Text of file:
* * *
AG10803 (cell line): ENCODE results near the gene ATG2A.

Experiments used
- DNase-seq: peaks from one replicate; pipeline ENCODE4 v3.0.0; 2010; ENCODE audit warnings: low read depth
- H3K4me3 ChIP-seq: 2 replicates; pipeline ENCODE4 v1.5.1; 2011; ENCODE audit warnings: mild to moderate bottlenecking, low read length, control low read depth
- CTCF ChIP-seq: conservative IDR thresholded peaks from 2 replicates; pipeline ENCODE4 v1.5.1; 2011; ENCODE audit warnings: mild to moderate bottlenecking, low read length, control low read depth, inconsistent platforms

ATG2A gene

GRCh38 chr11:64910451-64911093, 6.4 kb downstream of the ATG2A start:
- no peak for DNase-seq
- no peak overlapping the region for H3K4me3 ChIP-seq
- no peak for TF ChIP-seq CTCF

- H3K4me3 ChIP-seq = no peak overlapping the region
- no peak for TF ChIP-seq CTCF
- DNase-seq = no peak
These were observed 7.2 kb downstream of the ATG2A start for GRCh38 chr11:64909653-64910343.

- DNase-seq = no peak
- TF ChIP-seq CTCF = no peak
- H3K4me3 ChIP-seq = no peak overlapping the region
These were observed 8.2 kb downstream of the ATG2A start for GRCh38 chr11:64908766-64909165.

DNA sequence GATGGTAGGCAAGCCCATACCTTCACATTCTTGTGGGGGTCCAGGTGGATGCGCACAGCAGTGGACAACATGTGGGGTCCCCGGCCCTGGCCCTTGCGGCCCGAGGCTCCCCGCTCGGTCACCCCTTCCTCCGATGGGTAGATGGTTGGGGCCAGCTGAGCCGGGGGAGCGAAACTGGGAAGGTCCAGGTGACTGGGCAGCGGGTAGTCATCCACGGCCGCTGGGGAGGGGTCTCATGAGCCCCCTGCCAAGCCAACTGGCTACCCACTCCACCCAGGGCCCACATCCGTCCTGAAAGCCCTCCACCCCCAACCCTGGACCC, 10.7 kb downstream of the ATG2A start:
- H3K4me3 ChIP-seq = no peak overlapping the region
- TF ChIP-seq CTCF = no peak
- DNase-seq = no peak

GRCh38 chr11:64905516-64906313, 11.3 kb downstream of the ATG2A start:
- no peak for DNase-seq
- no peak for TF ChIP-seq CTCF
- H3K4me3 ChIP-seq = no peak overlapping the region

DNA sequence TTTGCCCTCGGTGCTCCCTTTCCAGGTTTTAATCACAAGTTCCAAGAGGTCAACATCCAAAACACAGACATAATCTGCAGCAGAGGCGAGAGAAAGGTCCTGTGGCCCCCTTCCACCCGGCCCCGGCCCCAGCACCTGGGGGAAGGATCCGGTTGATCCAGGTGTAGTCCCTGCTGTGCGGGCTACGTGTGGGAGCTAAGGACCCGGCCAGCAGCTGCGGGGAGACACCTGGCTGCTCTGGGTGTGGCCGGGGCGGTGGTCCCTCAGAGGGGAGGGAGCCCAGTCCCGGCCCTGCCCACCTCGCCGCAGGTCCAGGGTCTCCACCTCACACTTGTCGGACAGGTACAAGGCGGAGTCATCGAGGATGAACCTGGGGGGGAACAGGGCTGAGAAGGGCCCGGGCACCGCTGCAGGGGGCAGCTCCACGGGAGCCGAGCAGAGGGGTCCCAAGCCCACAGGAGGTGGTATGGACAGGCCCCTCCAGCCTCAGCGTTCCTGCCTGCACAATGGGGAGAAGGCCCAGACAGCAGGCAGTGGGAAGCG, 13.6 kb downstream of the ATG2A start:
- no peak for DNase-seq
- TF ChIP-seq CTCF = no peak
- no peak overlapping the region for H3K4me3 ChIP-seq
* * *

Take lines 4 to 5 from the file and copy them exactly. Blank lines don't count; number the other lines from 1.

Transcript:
- H3K4me3 ChIP-seq: 2 replicates; pipeline ENCODE4 v1.5.1; 2011; ENCODE audit warnings: mild to moderate bottlenecking, low read length, control low read depth
- CTCF ChIP-seq: conservative IDR thresholded peaks from 2 replicates; pipeline ENCODE4 v1.5.1; 2011; ENCODE audit warnings: mild to moderate bottlenecking, low read length, control low read depth, inconsistent platforms